whether a permit holder’s residence was still in the interest of Germany”
(Hammar 1999). According to Ansay, (2011), family connections to the migrants
were ignored and the Act considered them ‘as individuals’. Particularly limited
in focus but immensely broad and vague in scope, it developed a framework that
could not meet the legal needs of the booming populationSB1 
of migrant workers.

In terms of cultural integration policies,
Germany provided little as they Germany regarded the migrants as
temporary labour, not immigrants in any sense, and did not expect this to be a
long-term issue (Friedman, 2010), but the majority of the Gastarbeiter never did actually return home. The fact that only one way travel
expenses were paid for the workers (Prevezanos, 2016) might suggest that their
presence was welcome and this acceptance of foreign workers was possibly the
reason many intermarried and/or never returned home, resulting in the question
of integration or constituting a minority. During
this period, Turkey “never had much of a chance” in economic and political termsSB2 ,
according to Nicole and Hugh Pope (2004). Many of
these migrants were barely educated and were generally manual countryside
labourers, making it difficult for them to return to their economically and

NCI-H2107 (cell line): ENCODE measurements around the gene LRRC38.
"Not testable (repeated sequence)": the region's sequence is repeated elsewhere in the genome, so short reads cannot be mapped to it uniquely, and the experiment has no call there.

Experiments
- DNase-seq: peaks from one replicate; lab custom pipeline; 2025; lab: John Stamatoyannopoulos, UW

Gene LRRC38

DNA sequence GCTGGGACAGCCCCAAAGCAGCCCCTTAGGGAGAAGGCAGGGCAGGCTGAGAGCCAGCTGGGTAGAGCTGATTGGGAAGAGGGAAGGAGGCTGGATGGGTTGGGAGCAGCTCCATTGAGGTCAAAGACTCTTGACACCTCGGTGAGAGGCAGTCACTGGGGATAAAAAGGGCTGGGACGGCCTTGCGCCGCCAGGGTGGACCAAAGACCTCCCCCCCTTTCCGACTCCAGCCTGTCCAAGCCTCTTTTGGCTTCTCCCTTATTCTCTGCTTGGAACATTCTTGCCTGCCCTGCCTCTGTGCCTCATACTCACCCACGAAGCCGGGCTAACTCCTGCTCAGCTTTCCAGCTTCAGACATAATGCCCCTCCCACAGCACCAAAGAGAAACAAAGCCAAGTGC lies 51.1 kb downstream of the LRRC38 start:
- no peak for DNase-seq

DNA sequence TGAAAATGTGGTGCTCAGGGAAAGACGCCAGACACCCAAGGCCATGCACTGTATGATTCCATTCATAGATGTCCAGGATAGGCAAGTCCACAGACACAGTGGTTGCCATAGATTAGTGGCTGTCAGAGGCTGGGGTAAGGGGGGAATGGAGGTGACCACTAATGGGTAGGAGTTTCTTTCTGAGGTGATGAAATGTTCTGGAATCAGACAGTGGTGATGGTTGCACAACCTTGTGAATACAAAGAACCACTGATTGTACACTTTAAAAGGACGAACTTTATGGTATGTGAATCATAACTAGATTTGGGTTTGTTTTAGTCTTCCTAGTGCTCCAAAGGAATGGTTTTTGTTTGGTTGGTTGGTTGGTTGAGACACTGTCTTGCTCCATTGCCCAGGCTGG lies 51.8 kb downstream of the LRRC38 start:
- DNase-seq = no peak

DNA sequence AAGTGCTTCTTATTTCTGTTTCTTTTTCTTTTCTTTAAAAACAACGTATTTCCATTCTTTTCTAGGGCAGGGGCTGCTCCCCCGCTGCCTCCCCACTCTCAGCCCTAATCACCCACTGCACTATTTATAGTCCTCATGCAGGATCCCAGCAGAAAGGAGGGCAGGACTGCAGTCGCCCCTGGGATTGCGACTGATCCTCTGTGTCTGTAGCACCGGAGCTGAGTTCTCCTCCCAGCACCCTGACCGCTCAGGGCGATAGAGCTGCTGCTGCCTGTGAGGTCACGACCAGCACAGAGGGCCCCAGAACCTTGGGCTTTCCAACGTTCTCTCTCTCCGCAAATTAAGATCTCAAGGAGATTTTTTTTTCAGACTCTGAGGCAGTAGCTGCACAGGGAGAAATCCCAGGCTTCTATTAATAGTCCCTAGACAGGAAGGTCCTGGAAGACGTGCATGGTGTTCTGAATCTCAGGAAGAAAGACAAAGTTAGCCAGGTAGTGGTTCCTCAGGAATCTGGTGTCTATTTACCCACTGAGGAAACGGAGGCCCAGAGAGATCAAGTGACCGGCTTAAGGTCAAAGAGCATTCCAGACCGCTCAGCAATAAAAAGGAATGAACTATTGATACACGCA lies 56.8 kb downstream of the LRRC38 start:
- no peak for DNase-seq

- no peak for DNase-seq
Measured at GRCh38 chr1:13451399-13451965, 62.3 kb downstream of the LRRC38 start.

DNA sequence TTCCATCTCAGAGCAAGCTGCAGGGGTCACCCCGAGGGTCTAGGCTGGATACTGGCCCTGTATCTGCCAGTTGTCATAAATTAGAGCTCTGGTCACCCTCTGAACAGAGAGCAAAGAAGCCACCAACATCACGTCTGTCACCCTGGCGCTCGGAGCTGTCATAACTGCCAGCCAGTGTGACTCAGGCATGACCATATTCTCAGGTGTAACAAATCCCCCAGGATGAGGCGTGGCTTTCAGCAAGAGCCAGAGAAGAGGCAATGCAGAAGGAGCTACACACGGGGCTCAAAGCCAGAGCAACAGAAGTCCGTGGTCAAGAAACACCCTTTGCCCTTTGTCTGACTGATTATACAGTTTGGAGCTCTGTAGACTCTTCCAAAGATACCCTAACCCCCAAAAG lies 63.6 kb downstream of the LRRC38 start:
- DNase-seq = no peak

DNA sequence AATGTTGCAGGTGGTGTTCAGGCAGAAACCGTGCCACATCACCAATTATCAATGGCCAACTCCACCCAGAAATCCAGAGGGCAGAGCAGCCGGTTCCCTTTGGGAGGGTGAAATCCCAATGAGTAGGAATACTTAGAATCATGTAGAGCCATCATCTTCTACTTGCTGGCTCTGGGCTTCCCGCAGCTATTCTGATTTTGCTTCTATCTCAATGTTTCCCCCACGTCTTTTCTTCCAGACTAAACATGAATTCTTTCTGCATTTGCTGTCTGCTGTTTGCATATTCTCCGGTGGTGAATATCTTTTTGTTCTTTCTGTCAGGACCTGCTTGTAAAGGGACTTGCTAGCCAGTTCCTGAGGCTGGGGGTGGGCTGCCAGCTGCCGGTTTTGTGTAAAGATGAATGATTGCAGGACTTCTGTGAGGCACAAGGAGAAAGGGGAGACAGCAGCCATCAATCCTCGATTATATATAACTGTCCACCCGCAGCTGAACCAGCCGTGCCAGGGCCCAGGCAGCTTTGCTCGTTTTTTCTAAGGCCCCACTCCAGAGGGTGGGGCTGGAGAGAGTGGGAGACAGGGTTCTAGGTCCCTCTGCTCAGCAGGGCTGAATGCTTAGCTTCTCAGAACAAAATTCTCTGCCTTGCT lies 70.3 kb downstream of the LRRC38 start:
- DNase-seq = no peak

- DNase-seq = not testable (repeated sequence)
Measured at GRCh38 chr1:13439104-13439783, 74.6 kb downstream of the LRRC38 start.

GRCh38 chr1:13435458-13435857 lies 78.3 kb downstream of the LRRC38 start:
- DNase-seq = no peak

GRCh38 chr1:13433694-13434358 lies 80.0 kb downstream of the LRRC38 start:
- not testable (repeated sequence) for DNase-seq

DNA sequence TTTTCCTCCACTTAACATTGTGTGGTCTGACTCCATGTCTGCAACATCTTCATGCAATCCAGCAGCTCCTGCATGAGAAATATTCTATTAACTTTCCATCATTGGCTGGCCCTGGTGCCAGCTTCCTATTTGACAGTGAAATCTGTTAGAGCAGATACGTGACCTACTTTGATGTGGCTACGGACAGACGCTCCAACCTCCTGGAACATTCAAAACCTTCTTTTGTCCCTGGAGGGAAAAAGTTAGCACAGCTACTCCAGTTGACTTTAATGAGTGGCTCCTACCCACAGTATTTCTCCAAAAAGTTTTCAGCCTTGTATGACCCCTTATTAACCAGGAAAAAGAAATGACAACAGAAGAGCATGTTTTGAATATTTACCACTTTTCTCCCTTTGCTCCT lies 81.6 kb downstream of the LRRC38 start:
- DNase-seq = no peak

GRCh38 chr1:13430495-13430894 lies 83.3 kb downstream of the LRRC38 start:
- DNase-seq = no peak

politically depressed home countries. “By the end of the 1970s, shop
shelves had become depleted of goods” in Turkey (Pope, 2004, p. 129). It also became
apparent to the BRD that these Gastarbeiter were
substituting for German workers which produced several positive outcomes for
the German economy. The workers were employed in low-level jobs, which, as a
result enabled German students to receive a longer education without causing insufficiencies
in the labour market.

For the first time after World War II, unemployment rates
were rising rapidly due to a small economic crisis which Germany experienced in
1966, during which the motor industry was severely affected and over 70,000
Turks lost their jobs. This led to the first critical judgement of the issue of
foreign workers in Germany, and questions such as ‘what actually defines a
foreign worker?’ were being intensely debated. (Abadan-Unat 2011).The majority
of Turks who lost their jobs attempted to search for work in Holland, Belgium
and Denmark, and those who failed to find work were taken in by fellow Turks.
However, by the end of 1967 the economy had recovered and almost all were
reemployed. (ibid). Due to this rise and fall in the number of foreign workers the
German officials assumed that the Gastarbeiter saw themselves as a temporary
part of the labour market, and were prepared to deport if the economic situation